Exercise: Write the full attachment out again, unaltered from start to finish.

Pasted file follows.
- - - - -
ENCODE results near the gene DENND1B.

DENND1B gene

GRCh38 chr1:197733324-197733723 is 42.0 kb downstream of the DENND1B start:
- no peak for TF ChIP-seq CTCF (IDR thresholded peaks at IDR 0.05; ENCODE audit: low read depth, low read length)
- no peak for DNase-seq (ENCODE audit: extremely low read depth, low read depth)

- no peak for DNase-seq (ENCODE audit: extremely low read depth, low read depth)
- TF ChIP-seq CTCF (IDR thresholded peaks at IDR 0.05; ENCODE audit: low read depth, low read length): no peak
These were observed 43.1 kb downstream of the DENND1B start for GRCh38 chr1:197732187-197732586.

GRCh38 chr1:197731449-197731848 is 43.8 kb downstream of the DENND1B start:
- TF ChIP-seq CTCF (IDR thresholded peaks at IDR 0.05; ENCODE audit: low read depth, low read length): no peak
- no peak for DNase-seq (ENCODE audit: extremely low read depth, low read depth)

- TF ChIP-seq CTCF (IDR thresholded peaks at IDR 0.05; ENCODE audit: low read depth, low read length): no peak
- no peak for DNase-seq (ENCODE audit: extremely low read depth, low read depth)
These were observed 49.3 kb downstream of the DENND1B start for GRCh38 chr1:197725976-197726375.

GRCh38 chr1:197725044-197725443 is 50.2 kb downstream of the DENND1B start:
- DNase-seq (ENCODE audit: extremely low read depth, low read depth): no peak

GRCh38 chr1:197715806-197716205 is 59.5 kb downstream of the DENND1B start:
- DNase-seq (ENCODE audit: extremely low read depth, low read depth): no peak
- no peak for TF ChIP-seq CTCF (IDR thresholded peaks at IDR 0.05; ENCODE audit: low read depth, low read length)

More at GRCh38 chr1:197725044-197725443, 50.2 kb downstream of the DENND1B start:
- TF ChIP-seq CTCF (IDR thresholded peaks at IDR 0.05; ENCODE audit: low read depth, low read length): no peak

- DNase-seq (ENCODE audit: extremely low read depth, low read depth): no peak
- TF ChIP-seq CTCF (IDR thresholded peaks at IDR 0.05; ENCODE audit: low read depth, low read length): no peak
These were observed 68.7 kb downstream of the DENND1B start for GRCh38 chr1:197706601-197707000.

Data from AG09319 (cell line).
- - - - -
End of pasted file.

ENCODE results near the gene DENND1B.

DENND1B gene

GRCh38 chr1:197733324-197733723 is 42.0 kb downstream of the DENND1B start:
- no peak for TF ChIP-seq CTCF (IDR thresholded peaks at IDR 0.05; ENCODE audit: low read depth, low read length)
- no peak for DNase-seq (ENCODE audit: extremely low read depth, low read depth)

- no peak for DNase-seq (ENCODE audit: extremely low read depth, low read depth)
- TF ChIP-seq CTCF (IDR thresholded peaks at IDR 0.05; ENCODE audit: low read depth, low read length): no peak
These were observed 43.1 kb downstream of the DENND1B start for GRCh38 chr1:197732187-197732586.

GRCh38 chr1:197731449-197731848 is 43.8 kb downstream of the DENND1B start:
- TF ChIP-seq CTCF (IDR thresholded peaks at IDR 0.05; ENCODE audit: low read depth, low read length): no peak
- no peak for DNase-seq (ENCODE audit: extremely low read depth, low read depth)

- TF ChIP-seq CTCF (IDR thresholded peaks at IDR 0.05; ENCODE audit: low read depth, low read length): no peak
- no peak for DNase-seq (ENCODE audit: extremely low read depth, low read depth)
These were observed 49.3 kb downstream of the DENND1B start for GRCh38 chr1:197725976-197726375.

GRCh38 chr1:197725044-197725443 is 50.2 kb downstream of the DENND1B start:
- DNase-seq (ENCODE audit: extremely low read depth, low read depth): no peak

GRCh38 chr1:197715806-197716205 is 59.5 kb downstream of the DENND1B start:
- DNase-seq (ENCODE audit: extremely low read depth, low read depth): no peak
- no peak for TF ChIP-seq CTCF (IDR thresholded peaks at IDR 0.05; ENCODE audit: low read depth, low read length)

More at GRCh38 chr1:197725044-197725443, 50.2 kb downstream of the DENND1B start:
- TF ChIP-seq CTCF (IDR thresholded peaks at IDR 0.05; ENCODE audit: low read depth, low read length): no peak

- DNase-seq (ENCODE audit: extremely low read depth, low read depth): no peak
- TF ChIP-seq CTCF (IDR thresholded peaks at IDR 0.05; ENCODE audit: low read depth, low read length): no peak
These were observed 68.7 kb downstream of the DENND1B start for GRCh38 chr1:197706601-197707000.

Data from AG09319 (cell line).